White Tiger Distillery in Harford County switches from spirits to sanitizer to combat coronavirus

From left, Bel Air Police Officer L.F. Walsh, Bel Air Mayor Amy G. Chmielewski and Mike Pyon, the chief operating officer of White Tiger Distillery, show a box of spray sanitizer the distillery made using the alcohol it makes and is donating to the Bel Air Police Department during the coronavirus pandemic.

A Harford County distillery has gone from making spirits to high-proof sanitizer to help local first responders, medical facilities, day cares and senior living centers respond to the novel coronavirus.

The White Tiger Distillery in Forest Hill has begun cranking out hand sanitizer made from its own alcohol and donations from other county producers, Chief Operating Officer Mike Pyon said. The process of getting the sanitizer to production began March 24, and the first batch ships out to Patient First in Aberdeen on Tuesday, where it will be distributed to other medical centers.


White Tiger has also donated sanitizer to the Bel Air Police Department, among other community institutions, and is working to provide more to other first-response agencies in the county, the distillery’s owner Itsara Ounnarath said.

"We will continue to supply them free of charge,” he said. “It is our way of saying thank you to the community.”


Spokeswoman for Bel Air Patti Parker said the town was thrilled that the distillery took steps to support its municipal workers.

“We are so grateful to White Tiger for responding to the needs of the community. It’s amazing to see businesses adjust in these uncertain times and support our law enforcement and public works personnel,” she wrote in an email.

The distillery was hit hard by the economic effects of the coronavirus, making much of its money through tastings, Ounnarath said. It was searching for a way to stay afloat when someone tossed out the idea of making hand sanitizer, Pyon said.

“We kinda rolled that idea around, and next thing I knew the mayor [of Bel Air, Amy Chmielewski] was at our door,” Pyon said. “We figured, you know what … we could really do something to impact this community."

So the rush began. Pyon set to work finding investors, who saw the urgency in producing hand sanitizer and "threw their money at [him] and said ‘we need to do this,’” Pyon said.

White Tiger Distillery in Forest Hill has shifted gears from making spirits to spray bottles of sanitizer during the coronavirus pandemic.

The company had to use two-and-a-half barrels of its own whiskey to start the first batch of sprayable sanitizer. Each of those barrels, Pyon said, can cost about $3,000 to produce, on the lower end, and sell for even more, but the monetary concern was only part of the decision. Pyon also works as a lab manager for Aberdeen’s Patient First and knows the strain medical supply chains are under. He saw a niche to fill in producing hand sanitizer, which he said could become scarcer as the pandemic goes on.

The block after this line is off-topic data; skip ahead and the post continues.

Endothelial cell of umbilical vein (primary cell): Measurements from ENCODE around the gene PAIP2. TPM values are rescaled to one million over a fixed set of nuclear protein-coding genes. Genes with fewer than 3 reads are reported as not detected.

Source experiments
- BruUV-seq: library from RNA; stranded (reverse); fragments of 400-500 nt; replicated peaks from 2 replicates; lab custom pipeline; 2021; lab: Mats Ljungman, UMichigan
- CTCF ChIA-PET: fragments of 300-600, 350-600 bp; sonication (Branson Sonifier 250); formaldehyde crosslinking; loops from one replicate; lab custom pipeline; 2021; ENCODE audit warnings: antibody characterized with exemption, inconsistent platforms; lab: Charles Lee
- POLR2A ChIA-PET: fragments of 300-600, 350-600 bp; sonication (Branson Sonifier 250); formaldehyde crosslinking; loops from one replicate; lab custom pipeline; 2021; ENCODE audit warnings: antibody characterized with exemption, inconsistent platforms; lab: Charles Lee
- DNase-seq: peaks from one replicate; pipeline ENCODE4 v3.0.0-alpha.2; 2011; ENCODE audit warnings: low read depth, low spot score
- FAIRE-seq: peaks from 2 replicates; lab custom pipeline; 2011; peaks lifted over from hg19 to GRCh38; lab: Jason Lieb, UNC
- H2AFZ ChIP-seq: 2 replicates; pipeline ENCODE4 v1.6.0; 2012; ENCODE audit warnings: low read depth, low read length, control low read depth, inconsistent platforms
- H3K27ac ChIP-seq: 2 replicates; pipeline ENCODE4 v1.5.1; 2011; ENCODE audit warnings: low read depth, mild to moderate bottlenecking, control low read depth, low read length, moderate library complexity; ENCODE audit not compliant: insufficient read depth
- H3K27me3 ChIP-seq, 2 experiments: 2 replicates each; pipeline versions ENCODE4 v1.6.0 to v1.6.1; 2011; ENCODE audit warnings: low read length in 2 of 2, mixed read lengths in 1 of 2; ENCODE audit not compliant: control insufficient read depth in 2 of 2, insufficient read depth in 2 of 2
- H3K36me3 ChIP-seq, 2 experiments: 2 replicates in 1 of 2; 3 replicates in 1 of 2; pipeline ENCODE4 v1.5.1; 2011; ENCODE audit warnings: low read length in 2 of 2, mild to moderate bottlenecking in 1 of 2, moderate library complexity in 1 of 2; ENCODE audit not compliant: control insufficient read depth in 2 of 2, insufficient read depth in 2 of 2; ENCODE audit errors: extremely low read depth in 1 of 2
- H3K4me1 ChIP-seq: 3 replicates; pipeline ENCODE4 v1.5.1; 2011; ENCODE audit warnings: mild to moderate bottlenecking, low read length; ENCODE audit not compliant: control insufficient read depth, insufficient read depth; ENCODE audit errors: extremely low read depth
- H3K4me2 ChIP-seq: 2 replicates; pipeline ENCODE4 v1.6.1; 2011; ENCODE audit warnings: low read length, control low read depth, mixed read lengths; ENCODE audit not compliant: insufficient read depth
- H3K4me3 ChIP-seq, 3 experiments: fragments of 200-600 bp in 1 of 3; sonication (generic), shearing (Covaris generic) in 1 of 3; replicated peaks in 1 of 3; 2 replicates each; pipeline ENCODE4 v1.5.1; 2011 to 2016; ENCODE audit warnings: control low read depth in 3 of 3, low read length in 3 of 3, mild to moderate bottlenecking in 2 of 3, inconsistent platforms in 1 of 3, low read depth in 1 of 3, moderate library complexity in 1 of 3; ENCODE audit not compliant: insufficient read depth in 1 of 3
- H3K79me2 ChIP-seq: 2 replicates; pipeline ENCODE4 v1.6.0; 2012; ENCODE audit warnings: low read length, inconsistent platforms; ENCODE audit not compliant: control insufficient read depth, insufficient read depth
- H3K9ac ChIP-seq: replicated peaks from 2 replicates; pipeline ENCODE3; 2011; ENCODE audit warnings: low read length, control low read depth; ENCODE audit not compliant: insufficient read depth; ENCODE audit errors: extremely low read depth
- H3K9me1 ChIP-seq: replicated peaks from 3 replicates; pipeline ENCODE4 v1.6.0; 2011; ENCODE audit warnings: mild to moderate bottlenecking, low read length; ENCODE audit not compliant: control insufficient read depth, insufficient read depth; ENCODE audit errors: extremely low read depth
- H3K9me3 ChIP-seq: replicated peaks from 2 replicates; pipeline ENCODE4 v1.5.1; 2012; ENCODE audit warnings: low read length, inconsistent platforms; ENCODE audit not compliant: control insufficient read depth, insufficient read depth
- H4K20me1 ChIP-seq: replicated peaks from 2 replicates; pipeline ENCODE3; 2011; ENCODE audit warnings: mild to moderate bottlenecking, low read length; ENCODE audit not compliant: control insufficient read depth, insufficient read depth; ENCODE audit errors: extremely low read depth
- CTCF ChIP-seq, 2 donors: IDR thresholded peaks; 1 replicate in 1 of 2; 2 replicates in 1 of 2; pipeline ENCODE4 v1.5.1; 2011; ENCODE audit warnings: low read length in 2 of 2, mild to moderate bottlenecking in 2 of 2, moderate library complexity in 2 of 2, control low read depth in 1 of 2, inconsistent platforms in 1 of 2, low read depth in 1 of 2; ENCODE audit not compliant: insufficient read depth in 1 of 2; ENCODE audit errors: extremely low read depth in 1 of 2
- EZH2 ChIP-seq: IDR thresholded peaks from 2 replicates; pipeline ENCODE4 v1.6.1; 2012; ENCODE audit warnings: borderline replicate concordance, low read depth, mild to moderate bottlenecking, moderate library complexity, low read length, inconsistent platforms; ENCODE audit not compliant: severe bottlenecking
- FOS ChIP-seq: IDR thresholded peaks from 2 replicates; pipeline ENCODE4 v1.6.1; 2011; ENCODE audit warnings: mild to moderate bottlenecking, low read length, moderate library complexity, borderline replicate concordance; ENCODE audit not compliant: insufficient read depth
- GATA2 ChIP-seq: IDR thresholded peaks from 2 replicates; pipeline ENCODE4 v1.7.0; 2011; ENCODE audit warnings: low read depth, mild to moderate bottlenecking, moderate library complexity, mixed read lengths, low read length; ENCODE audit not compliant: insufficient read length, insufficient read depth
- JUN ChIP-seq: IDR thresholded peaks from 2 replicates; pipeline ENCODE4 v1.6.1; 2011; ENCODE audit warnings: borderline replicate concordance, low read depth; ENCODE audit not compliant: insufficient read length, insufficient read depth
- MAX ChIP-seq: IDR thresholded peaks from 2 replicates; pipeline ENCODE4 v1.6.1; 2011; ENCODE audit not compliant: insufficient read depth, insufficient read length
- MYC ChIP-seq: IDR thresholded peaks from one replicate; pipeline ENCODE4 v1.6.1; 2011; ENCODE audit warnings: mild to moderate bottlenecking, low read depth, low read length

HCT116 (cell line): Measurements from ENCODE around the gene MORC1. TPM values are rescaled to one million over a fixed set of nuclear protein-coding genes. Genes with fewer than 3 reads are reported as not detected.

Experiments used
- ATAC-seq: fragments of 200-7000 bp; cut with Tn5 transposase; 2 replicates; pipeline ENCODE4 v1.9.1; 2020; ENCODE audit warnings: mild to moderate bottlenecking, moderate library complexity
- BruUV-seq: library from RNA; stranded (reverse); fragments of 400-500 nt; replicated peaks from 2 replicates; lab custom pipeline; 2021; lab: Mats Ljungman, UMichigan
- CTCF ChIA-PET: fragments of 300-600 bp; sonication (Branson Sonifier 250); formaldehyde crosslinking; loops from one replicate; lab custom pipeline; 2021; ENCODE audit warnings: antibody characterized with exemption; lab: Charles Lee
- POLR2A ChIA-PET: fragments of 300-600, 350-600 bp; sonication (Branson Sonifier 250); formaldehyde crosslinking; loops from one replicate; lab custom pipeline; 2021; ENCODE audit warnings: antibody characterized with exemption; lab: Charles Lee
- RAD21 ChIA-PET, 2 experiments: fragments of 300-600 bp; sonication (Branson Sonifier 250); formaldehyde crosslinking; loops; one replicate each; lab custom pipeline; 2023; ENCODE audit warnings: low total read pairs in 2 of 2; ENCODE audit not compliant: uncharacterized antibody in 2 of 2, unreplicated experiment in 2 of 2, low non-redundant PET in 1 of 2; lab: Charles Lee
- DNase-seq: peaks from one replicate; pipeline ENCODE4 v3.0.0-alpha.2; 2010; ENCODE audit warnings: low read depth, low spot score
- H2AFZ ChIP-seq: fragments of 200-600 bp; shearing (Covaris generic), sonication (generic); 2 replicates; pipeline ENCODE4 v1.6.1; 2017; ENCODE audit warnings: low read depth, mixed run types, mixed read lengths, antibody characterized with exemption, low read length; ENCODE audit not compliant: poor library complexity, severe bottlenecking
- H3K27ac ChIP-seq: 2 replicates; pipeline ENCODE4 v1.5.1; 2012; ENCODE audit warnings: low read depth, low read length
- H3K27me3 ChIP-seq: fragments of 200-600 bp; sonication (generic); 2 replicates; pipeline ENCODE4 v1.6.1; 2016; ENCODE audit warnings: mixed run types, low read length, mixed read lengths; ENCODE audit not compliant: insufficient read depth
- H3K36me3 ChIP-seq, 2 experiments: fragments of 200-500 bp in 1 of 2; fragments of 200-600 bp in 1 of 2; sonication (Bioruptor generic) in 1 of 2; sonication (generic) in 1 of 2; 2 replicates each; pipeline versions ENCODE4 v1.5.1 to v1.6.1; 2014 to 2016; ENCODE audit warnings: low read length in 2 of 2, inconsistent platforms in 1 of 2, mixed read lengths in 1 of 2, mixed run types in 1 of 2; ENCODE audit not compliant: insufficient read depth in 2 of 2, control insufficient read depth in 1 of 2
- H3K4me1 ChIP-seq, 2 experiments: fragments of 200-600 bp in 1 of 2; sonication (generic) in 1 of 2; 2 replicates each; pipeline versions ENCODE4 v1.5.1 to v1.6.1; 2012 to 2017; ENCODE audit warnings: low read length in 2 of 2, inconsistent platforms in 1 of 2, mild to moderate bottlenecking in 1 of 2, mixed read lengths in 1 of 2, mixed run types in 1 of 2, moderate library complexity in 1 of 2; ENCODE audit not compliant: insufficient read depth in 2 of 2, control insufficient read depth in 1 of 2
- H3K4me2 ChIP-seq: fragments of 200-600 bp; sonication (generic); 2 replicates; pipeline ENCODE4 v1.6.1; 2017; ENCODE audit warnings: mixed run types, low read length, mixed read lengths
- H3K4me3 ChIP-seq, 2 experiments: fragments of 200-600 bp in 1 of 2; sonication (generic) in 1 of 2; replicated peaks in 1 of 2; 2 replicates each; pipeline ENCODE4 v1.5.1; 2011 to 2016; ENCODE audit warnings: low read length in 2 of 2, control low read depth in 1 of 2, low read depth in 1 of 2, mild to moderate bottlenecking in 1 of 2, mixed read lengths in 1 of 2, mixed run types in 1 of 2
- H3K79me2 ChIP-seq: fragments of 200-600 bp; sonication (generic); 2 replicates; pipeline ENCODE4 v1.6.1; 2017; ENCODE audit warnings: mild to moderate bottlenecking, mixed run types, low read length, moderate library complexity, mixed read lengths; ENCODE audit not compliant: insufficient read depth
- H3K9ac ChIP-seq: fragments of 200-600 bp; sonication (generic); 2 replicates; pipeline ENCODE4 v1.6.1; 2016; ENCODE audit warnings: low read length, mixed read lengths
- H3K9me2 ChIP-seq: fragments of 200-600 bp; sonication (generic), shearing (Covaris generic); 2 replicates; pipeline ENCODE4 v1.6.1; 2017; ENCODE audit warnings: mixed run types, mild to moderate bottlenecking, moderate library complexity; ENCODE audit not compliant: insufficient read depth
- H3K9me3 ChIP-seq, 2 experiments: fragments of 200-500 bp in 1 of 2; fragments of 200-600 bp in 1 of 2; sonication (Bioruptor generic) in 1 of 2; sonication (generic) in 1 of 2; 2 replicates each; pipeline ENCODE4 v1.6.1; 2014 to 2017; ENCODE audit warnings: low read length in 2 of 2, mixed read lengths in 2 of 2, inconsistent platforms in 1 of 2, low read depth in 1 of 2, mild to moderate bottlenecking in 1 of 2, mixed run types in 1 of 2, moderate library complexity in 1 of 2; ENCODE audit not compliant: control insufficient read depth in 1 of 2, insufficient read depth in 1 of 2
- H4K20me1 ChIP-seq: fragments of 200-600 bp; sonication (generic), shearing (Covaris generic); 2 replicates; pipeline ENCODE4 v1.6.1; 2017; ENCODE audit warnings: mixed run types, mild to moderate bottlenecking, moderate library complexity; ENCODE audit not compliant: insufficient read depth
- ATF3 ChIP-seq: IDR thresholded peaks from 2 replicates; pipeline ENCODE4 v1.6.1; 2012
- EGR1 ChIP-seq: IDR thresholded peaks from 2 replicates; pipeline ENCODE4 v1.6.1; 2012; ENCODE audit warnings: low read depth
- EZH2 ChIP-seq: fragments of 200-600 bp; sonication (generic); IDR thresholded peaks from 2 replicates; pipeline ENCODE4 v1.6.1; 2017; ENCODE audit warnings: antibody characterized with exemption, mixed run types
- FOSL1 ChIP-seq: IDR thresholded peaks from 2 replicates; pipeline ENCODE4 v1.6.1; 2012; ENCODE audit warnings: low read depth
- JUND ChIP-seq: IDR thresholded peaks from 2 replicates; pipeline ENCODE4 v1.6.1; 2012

The distillery employs others who work in the medical field and many veterans; they saw making hand sanitizer as a way to pay it forward to the community, he said.

“We are a business … but we do have compassion, and we do care,” Pyon said of the decision. “We are all part of your community … we have to show that.”


The process for making hand sanitizer from whiskey is not as complicated as it would seem, Pyon said. Under state and federal regulations, along with guidance from the World Health Organization, some distilleries have been given permission to make hand sanitizer as part of a push to increase production of medical supplies. Distilleries making hand sanitizer have to make sure their product is at least 80% alcohol per Food and Drug Administration guidelines, Pyon said, which the distillery is fully equipped for.

“Alcohol is alcohol," Pyon said. "When you distill any kind of mash with fermentation, you are going to get alcohol.”

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The problem, Ounnarath said, is that the alcohol cannot be diluted down as it is in whiskey or other spirits. It needs to remain highly concentrated to make hand sanitizer, which can be made in about 10 minutes with high-proof alcohol and a couple of other ingredients, he said. That lowers the yield and turns an expensive barrel of alcohol that can take years to produce into something comparably cheap.

"With the hand sanitizer, you cannot dilute it down at all ... that is how we are losing profits,” Ounnarath said. “We are actually taking our good stuff we were hoping to sell.”

The whiskey they used for the first batch was already double-distilled, and one more round of distillation brought it up to standard for use as disinfectant. The 80 gallons of whiskey yielded about 40 gallons of high-proof alcohol, Pyon said. He expected that would translate to 50 gallons of sanitizer.

The sanitizer White Tiger now produces is sprayable, making it ideal for police officers and medical workers who may need to disinfect steering wheels, seats and a variety of other objects as well as their own hands.


Other local organizations have stepped in to help as well, Pyon said, and White Tiger has given help other distillers, too. Harford Vineyard donating hundreds of gallons of wine to the distillery to use for sanitizer, and White Tiger donated one of its 1,000-gallon fermentation chambers to Twin Valley Distillers in Rockville to help them produce hand sanitizer.

“It was hard to part with it,” Pyon said, “but they needed it.”

The Maryland Department of Health has confirmed 1,413 cases of coronavirus in the state as of Monday, with the bulk of the infections occurring in Montgomery and Prince George’s Counties. There are 24 confirmed cases in Harford County, according to the same data.